So, while efforts to mitigate the effects of climate change are clearly underway, maintaining the momentum of change can be made easier through highlighting examples of success. The following examples demonstrate how the life sciences and healthcare industry are acting boldly, innovating broadly, and implementing equitably to help improve our planets health.

Acting boldly
The National Health Service (NHS) has set an ambitious target of becoming the world’s first net zero health system by 2040.7 If successful this will set a precedent and gauntlet for others to follow.8 The NHS aims to meet its ambitions by reimagining and redesigning health by delivering care closer to home, reducing waste from medicines in addition to making sure new assets and buildings are built sustainability. These changes will be central to global efforts in combating climate change given that healthcare is estimated to contribute around five per cent of global carbon emissions.9

Innovating broadly
There is no shortage of examples of innovation in improving planetary health, with pharma companies taking a significant role in innovating their practices.  Green chemistry has been heralded as one of the key paradigms in overcoming the energy and resource intense manufacturing of medicines. In one example a company used green chemistry principles in their manufacturing of a new product; and results exceeding expectations.10  Benefits included 78 per cent less waste and 46 per cent less water needed. Furthermore, the yield also increased by over 20 per cent, highlighting greener processes do not always compromise on productivity.11  Alongside manufacturing improvements, advancements in data analytics and artificial intelligence (AI) are improving company’s ability to conduct leaner, more precise and diverse clinical trials- which is accelerating drug discovery and decelerating environmental impacts.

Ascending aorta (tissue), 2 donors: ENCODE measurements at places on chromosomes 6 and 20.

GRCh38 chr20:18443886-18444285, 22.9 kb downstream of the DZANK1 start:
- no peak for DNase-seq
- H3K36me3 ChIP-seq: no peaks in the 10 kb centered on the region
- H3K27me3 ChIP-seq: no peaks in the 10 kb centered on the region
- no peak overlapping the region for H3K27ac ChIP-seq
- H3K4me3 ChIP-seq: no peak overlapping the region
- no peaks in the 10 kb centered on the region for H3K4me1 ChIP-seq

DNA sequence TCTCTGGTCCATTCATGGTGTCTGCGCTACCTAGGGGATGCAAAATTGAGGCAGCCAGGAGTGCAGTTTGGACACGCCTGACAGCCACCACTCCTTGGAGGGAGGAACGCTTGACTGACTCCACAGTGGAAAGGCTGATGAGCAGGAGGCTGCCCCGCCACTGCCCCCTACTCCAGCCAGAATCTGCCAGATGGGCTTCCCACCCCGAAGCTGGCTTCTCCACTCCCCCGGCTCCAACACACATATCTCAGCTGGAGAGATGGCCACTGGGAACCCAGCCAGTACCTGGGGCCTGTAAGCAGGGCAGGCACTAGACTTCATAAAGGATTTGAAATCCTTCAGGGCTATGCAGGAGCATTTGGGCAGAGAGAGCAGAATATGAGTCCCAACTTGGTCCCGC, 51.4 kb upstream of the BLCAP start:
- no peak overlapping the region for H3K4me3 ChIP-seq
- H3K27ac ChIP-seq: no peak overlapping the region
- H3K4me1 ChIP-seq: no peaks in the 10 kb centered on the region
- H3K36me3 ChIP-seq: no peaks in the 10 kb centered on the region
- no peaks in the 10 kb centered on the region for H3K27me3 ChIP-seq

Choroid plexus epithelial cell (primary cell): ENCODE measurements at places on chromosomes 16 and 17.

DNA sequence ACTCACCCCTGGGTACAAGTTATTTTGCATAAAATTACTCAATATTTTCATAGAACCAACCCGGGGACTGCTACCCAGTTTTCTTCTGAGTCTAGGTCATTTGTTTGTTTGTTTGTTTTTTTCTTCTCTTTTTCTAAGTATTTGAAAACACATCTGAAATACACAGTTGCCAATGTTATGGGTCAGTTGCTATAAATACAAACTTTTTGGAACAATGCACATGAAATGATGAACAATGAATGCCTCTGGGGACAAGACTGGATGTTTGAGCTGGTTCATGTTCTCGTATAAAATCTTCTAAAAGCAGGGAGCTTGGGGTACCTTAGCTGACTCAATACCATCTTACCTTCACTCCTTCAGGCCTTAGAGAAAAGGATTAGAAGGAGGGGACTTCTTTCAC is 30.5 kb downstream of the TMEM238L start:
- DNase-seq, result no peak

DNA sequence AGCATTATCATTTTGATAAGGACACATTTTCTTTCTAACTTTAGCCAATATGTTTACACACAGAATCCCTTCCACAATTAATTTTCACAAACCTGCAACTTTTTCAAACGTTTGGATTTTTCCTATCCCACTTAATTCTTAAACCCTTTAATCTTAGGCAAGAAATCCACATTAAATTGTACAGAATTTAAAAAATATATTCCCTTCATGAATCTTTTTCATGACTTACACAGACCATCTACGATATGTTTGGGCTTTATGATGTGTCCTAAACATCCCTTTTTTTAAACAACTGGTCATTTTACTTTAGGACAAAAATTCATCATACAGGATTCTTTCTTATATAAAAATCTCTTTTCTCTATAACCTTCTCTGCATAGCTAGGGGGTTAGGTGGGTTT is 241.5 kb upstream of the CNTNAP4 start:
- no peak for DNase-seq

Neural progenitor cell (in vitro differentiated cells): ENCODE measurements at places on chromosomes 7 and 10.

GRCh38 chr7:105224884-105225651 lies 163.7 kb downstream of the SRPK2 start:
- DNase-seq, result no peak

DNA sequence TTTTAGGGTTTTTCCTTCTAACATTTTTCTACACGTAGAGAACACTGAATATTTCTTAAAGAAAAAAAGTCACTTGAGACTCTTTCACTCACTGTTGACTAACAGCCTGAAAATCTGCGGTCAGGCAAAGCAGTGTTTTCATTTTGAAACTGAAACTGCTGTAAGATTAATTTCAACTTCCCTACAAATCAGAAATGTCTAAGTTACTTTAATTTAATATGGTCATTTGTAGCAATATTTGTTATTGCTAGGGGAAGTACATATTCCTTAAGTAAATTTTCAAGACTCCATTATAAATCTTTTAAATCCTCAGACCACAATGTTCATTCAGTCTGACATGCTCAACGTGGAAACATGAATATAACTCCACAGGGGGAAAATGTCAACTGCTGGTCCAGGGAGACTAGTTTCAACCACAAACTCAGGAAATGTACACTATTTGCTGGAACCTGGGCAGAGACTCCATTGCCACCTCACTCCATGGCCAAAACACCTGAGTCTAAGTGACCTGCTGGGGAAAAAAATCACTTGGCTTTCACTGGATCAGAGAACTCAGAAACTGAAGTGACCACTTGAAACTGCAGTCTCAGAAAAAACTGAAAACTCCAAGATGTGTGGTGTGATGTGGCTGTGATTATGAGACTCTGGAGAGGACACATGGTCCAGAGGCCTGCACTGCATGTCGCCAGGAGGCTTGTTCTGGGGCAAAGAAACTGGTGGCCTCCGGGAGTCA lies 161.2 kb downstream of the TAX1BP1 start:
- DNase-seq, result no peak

Collaborating to implement solutions equitably
Most would agree the public health benefits and number of lives saved through pharmaceuticals is unquestionable. However, with billions of safe medicines thrown away each year and over half the world’s population unable to access medicines, questions arise as to whether these benefits are unsustainable and exclusive to a privileged minority?12,13 Whilst companies can still maintain a competitive advantage with new products and therapeutics, there is a growing consensus that collaboration rather than competition is essential to achieve improvements in both human and planetary health.14


What is clear is that we all share a collective responsibility to help accelerate the transition to an equitable, prosperous green economy for all. Individuals, governments, institutions and businesses alike have a considerable contribution to make which together compound and multiply. What every person on the planet chooses to do, has a huge force multiplier effect on the whole ecosystem leading to private corporations and government needing to take action to keep pace.  Indeed, to achieve and overcome environmental, social and economic challenges, there is a requirement for everyone to play their part and take bold action, innovate broadly and move beyond the norm. Viewing change through an ecosystem lens will bring about the desired actions and outcomes much faster than without collective action.

LSHC blog 7 Jan 2022 author

Dylan Powell, Research Analyst, UK Centre for Health Solutions

Dylan is a Research Analyst at the Centre for Health Solutions. He is excited by the value of technology, data and innovation in healthcare and life sciences to optimise care and wellbeing for patients and society. Prior to joining the centre, Dylan’s professional background as a Physiotherapist has spanned the NHS, professional sport, and the armed forces. His doctoral work in Computer Science explores the use of wearables in remote monitoring & objective healthcare assessment with collaborators across the USA and Australia. Dylan holds a Bachelor of Science degree in Human Biosciences (University of Exeter) and a Master of Science degree in Physiotherapy.